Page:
Progression of German exports to China (1999-2010) and German manufacturing investments overseas (2006-2009)  (%) - Source: Spiegel / Bundesbank, 07/2011
Progression of German exports to China (1999-2010) and German manufacturing investments overseas (2006-2009) (%) - Source: Spiegel / Bundesbank, 07/2011
Japan cannot stay out of China's sphere, whilst the United Kingdom will see its position become increasingly uncomfortable between the United States which withdraws to North America and a Euroland which integrates on the Continent.

Last but not least, in a world that is breaking up into integrated regions or blocs, there is an activity that quickly becomes secondary: that of a major global financial centre. Whilst on the contrary a demand for effective regional financial centers is rapidly emerging. Another piece of bad news for Wall Street and the City, foreshadowing the huge upcoming new layoffs in New York and London.

---------
Notes:

(1) The recent estimates of all the organizations monitoring the global economy all point in the same direction, namely strong downward revisions to growth estimates of just a few months ago for the second half of 2011 and 2012. The rebound of the Western financial crisis in an explosive context of uncontrolled public debt, Euroland slowly delivering its economic governance and complete political paralysis in the United States set against a backdrop of recessionary relapse ... create a really dramatic situation in terms of international trade. Sources: Le Monde, 09/12/2011; Financial Times, 09/01/2011; CNBC, 08/26/2011.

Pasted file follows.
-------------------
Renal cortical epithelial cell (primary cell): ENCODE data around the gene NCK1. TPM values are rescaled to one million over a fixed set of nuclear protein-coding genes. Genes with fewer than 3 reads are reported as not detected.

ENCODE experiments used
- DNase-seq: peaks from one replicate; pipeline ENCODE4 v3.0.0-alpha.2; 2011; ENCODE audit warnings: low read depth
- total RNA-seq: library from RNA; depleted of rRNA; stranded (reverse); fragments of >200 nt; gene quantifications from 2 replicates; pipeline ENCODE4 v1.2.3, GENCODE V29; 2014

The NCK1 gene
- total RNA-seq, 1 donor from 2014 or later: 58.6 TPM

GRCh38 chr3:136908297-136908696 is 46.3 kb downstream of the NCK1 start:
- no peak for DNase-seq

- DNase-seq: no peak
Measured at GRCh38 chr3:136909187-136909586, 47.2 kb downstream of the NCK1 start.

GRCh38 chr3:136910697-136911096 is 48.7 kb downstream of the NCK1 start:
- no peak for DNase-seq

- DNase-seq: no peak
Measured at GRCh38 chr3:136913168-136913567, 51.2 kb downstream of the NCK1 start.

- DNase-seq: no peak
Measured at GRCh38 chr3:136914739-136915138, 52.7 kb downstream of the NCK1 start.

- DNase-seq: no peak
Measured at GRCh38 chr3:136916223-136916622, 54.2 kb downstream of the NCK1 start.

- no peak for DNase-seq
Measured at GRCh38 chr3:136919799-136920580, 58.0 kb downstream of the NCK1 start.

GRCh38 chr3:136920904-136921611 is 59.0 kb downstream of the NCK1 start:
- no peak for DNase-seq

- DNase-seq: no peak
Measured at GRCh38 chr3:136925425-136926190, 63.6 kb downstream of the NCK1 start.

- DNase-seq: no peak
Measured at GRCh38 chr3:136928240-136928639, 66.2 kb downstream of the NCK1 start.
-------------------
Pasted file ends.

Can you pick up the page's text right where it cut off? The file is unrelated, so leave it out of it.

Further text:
(2) Presidential and/or parliamentary elections in the United States, France, Spain, Italy, probably in Germany (see GEAB No. 49), Russia, and a change of political leadership in China.